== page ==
Regardless of whether a city contracts with Ride Report, anyone with access to the app can see helpful rider data such as “stress maps” showing the best and worst routes in each city.
“Our paid product is a dashboard tool that takes the raw GPS data and puts it in a useful format for city staff at varying levels of technical expertise,” said Michael Schwartz, director of transportation planning at Ride Report.
In addition to Portland, Ride Report has partnered with Atlanta; Austin, Texas; Beaverton, Ore.; Oakland, Calif., and Raleigh, N.C.
“With a few clicks of a mouse, staff at one of our partner cities can compare weekday route and comfort ratings versus the weekend, or look at changes in travel patterns before and after a critical piece of infrastructure is constructed,” Schwartz explained. “The dashboard tool also performs a second, equally important, task of aggregating the data to a level that protects Ride Report app users' privacy and anonymity.”
In the end, local government officials look at tools like Strava and Ride Report as a window into cycling that did not previously exist, and have helped cities become more bike-friendly.
“The Strava data combined with count data has proved magnitudes better than our previous land use and facility-based estimates of bicycle volumes,” said Moore.
Stylized smartphone apps like these — along with top-end bikes and gear — would seem to appeal to a particular demographic of rider. And as city officials use technology to make cities “smarter,” they also want to use technology to make them more equitable, so that residents — regardless of socio-economic status — do not get left behind. So if cities base cycling infrastructure decisions solely on who’s using these apps, might certain segments of communities, or demographics, get left out of the equation?
“We did have some concerns about the bias in the Strava data,” said Moore in Seattle. “To counteract this bias, we combine the Strava data with data from bike-counters across the city, which count all users regardless of their socio-economic demographics. Using the combined data, we can see the Strava ‘penetration’ at a specific location.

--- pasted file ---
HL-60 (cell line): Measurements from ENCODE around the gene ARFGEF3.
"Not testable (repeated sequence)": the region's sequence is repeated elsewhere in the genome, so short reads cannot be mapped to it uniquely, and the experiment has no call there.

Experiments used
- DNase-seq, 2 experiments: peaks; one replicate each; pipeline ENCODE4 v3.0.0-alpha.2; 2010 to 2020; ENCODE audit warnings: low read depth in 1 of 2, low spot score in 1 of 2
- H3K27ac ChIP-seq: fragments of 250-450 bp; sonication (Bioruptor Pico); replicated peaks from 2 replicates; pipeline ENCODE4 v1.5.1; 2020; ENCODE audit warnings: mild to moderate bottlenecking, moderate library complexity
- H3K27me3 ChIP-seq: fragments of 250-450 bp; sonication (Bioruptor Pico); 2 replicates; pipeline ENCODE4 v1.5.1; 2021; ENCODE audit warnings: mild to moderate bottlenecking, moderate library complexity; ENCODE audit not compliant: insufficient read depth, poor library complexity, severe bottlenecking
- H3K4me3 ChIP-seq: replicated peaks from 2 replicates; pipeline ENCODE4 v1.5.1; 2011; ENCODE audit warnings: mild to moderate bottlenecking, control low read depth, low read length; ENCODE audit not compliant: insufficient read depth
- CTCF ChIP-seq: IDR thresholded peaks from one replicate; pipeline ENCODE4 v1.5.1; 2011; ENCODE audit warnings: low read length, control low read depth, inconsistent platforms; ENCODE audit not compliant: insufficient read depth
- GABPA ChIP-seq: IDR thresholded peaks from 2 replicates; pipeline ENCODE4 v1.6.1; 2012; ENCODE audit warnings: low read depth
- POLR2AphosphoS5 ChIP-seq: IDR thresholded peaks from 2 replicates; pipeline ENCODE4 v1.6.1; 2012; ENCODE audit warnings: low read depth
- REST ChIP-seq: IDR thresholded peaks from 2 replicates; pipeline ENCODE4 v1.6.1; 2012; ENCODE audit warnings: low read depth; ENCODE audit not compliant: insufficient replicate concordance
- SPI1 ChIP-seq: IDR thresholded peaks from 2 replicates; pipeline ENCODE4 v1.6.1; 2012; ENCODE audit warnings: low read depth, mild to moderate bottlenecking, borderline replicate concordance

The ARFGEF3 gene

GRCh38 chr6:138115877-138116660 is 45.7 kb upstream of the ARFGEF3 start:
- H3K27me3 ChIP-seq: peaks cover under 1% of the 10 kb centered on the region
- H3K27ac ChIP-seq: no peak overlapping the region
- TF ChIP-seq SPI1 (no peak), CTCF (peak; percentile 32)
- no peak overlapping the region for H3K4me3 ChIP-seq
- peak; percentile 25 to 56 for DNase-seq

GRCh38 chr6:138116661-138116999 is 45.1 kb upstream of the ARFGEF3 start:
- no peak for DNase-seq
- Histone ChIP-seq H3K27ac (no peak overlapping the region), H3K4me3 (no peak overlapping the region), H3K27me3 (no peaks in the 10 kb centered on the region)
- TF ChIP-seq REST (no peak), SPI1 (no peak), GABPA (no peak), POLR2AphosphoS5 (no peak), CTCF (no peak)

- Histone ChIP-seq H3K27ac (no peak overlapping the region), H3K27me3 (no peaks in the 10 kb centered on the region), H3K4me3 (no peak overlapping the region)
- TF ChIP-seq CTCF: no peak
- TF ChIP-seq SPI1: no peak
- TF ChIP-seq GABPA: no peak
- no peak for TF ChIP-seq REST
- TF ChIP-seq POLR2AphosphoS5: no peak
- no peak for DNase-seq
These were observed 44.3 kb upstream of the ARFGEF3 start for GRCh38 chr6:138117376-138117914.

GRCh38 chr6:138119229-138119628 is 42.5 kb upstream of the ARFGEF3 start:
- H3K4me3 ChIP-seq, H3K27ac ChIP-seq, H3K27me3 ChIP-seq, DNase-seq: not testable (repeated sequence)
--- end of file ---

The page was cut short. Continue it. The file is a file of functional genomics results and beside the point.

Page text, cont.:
“For instance, one location may show that Strava users represent 4 percent of all the trips we count. At another location we may see that Strava users only represent 2 percent of all the trips we count. Using these percentages, we can extrapolate a rough number for total bicycle volume that accounts for the differential use of Strava across the city,” he added. “This doesn’t eliminate the bias in the Strava data, but it helps.”
Schwartz, at Ride Report, admitted that concerns about under-reporting certain cyclists, “is an important issue.”
“First, we would never promote Ride Report as the only tool a city should use to make policy and infrastructure decisions,” he added. “We know our data provides insights that other sources can’t. In the same way, some other modes of data collection provide insights and deeper understanding that ours can’t.”
To get a true holistic view into who’s biking, it takes more than one data source, said Schwartz, who noted that based on age and other data collected by Ride Report, the company has concluded that many of its users tend to skew younger and upper income.
However, through the company’s partnerships with cities and community organizations, Ride Report “plans to do targeted outreach where the app may be underrepresented,” said Schwartz.
“One of our dashboard tools shows staff where the app is being used on a census tract basis so they can compare with census survey data to understand if the trips and users are representative or not. If the answer is no, then we need to do more outreach,” he added.
Skip Descant writes about smart cities, the Internet of Things, transportation and other areas. He spent more than 12 years reporting for daily newspapers in Mississippi, Arkansas, Louisiana and California. He lives in downtown Sacramento.